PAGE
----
We know that this life is a time of testing and we have a mighty, Heavenly Host, ready and waiting to help us, protect us, guide us and lead us safely home to our Heavenly Father.


And look at David’s continued pleadings in Psalm 55:

1 Give ear to my prayer, O God; and hide not thyself from my supplication…

4 My heart is sore pained within me: and the terrors of death are fallen upon me.

5 Fearfulness and trembling are come upon me, and horror hath overwhelmed me.

6 And I said, Oh that I had wings like a dove! for then would I fly away, and be at rest.

7 Lo, then would I wander far off, and remain in the wilderness. Selah.

8 I would hasten my escape from the windy storm and tempest.

Then David says:

16 As for me, I will call upon God; and the Lord shall save me.

17 Evening, and morning, and at noon, will I pray, and cry aloud: and he shall hear my voice. (See Psalm 55: 1; 4-8; 16-17)


Scot, I noticed the word ‘Selah’ was used in that section. It’s worth mentioning this particular word. Many scholars disagree on what this means.

The New American Standard Hebrew Lexicon defines the Hebrew word (סֶֽלָה) as “to lift up, exalt.”

Some scholars believe that Selah was a musical notation possibly meaning “silence” or “pause;” others, “end,” “a louder strain,” “piano,” etc. Still, others think it is similar to a musical interlude, “a pause in the voices singing, while the instruments perform alone.”

Selah is translated as “intermission” in the Septuagint (LXX) which is the earliest Greek translation of the Old Testament. (

Selah occurs 71 times in the Psalms. “Thirty-one of the thirty-nine Psalms that include the word Selah are titled, ‘to the choirmaster,’ which seems to connect this word to musical notation.” (Ibid)

This brings us back to how the Psalms were used. In our day, we study them by reading them. The ancients sang them accompanied by musical instruments or without. And they sang them, as we have said, mostly at or in the Temple.


Back to King David, he sings his faith and praise for Jehovah, who is Jesus Christ, in Psalm 62:

My soul, wait thou only upon God; for my expectation is from him.

He only is my rock and my salvation: he is my defence; I shall not be moved.
In God is my salvation and my glory: the rock of my strength, and my refuge, is in God.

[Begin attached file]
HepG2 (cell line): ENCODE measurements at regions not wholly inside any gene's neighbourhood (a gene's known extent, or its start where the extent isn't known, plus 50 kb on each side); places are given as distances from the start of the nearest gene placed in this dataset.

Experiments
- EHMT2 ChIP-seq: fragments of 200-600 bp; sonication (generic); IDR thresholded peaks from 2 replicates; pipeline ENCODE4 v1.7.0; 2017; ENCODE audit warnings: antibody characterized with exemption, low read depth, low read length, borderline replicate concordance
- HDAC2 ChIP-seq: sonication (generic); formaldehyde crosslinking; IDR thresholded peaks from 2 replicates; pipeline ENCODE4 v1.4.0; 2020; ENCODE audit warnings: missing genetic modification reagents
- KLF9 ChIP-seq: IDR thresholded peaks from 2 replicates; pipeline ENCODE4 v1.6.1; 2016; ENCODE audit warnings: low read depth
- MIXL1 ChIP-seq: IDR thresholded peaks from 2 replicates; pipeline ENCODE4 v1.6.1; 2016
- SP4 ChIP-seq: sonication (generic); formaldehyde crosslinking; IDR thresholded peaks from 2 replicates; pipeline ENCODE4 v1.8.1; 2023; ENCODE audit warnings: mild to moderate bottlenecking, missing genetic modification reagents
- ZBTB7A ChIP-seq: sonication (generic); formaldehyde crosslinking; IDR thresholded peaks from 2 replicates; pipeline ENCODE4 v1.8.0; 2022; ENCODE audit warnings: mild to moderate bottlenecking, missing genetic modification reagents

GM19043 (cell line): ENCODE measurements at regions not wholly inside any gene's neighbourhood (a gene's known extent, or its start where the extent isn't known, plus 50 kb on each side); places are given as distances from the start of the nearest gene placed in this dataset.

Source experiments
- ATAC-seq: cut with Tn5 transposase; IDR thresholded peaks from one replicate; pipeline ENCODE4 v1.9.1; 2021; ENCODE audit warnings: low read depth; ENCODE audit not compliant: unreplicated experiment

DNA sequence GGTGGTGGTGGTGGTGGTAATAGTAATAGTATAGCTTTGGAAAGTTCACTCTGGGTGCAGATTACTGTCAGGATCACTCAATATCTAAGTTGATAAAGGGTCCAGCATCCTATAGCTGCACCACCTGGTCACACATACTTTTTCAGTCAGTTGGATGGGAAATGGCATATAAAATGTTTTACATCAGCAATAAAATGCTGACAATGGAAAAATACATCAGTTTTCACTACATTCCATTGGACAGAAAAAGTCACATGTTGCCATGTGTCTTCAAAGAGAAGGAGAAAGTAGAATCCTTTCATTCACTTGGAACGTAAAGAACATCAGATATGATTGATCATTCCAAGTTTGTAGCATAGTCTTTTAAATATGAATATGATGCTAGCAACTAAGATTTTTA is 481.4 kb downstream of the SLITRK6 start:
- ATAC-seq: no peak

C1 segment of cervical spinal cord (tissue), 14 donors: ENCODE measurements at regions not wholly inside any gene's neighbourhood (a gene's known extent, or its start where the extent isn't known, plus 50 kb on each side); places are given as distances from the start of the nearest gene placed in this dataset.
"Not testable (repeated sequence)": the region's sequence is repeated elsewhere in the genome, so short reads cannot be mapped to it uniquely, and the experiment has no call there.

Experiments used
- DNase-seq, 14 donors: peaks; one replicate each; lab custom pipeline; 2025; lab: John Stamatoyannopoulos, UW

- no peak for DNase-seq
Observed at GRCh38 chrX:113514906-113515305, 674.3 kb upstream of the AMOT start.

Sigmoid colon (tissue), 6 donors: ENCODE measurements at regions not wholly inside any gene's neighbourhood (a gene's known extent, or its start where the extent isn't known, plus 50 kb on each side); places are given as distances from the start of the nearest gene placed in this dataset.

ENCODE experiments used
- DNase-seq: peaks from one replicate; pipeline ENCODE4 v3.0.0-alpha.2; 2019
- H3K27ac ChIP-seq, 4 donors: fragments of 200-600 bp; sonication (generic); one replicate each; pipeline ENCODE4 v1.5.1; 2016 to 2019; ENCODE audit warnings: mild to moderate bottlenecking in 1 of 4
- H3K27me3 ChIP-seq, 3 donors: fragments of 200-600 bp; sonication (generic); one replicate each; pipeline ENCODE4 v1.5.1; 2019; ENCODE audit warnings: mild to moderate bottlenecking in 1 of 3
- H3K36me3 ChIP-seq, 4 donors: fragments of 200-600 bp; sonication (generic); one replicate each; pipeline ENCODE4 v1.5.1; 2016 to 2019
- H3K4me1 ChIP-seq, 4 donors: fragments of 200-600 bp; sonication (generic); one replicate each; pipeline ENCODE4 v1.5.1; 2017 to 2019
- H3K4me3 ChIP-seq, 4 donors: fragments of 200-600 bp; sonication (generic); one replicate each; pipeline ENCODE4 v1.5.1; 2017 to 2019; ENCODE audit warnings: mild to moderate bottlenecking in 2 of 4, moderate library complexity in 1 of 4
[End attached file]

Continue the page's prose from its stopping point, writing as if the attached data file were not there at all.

Trust in him at all times; ye people, pour out your heart before him: God is a refuge for us. Selah. (Psalms 62:5-8)

Jesus Christ truly is our Rock, our Salvation, our Defence and we are safe to trust in Him at all times for He is our Refuge—our only safe place.


That’s my favorite way to read, study and ponder the Psalms—to find those Messianic passages that talk of Jesus Christ and to relate to those who are seeking to find Jesus, because that is also my quest.

Now, we get a clearer view of the ancients by a brief look at the community of Qumran, on the shores of the Dead Sea, in ancient Israel.

The discovery of the Dead Sea Scrolls, beginning in 1947, gives us some deeper understanding of the Psalms themselves. The community of Qumran, for as long as two-and-a-half centuries, were copying and preserving the scriptures. Their practice was to copy a book of the Old Testament onto another scroll of animal skin or parchment.

“[One scholar] notes that “the raw totals [of the biblical books discovered among the Dead Sea Scrolls] probably also indicate which books were used frequently”; that is, Psalms (36 copies), Deuteronomy (29 copies), and Isaiah (21 copies) were likely held in great esteem by the inhabitants of Qumran. The historical books (e.g., Joshua, Judges, 1-2 Samuel, 1-2 Kings, and Chronicles) were probably less important to the religious goals of the Qumranites.” (LDS Perspectives on the Dead Sea Scrolls


And speaking of the Dead Sea Scrolls, I was fascinated to learn that there were more Psalms discovered in these 2,000-year-old scrolls than we have in our current Bible texts. We have at least 8 or 9 Psalms that are non-canonical but might not have been classified as apocryphal, in other words, if they had been known at the time of the compilation of the Bible, they may have been included. My favorite of these heretofore unknown Psalms is one called Hymn to the Creator.  Here is a translation of that Psalm:

9 Great and holy is the Lord, the holiest unto every generation.
9-10 Majesty precedes him, and following him is the rush of many waters.
10-11 Grace and truth surround his presence; truth and justice and righteousness are the foundation of his throne.
11-12 Separating light from deep darkness by the knowledge of his mind he established the dawn.
12 When all his angels witnessed it they sang aloud for he showed them what they had not known:
13 Crowning the hills with fruit, good food for every living being.
13-14 Blessed be he who makes the earth by his power, establishing the world in his wisdom.
14-15 By his understanding he stretched out the heavens, and brought forth [wind] from his st[orehouses].
15 He made [lightning for the rai]n, and caused mist[s] to rise [from] the end [of the earth]. (

I love the discovery of lost scriptures. The Book of Mormon, of course, tops them all, but this is exciting to see further truth and light coming out of the earth in our day.


I especially love the Messianic prophecies in the Psalms—there are many of these. Let’s look at Psalm 69 for a moment and see if this sounds familiar. Remember, this was written just before 1,000 BC:

20 Reproach hath broken my heart; and I am full of heaviness: and I looked for some to take pity, but there was none; and for comforters, but I found none.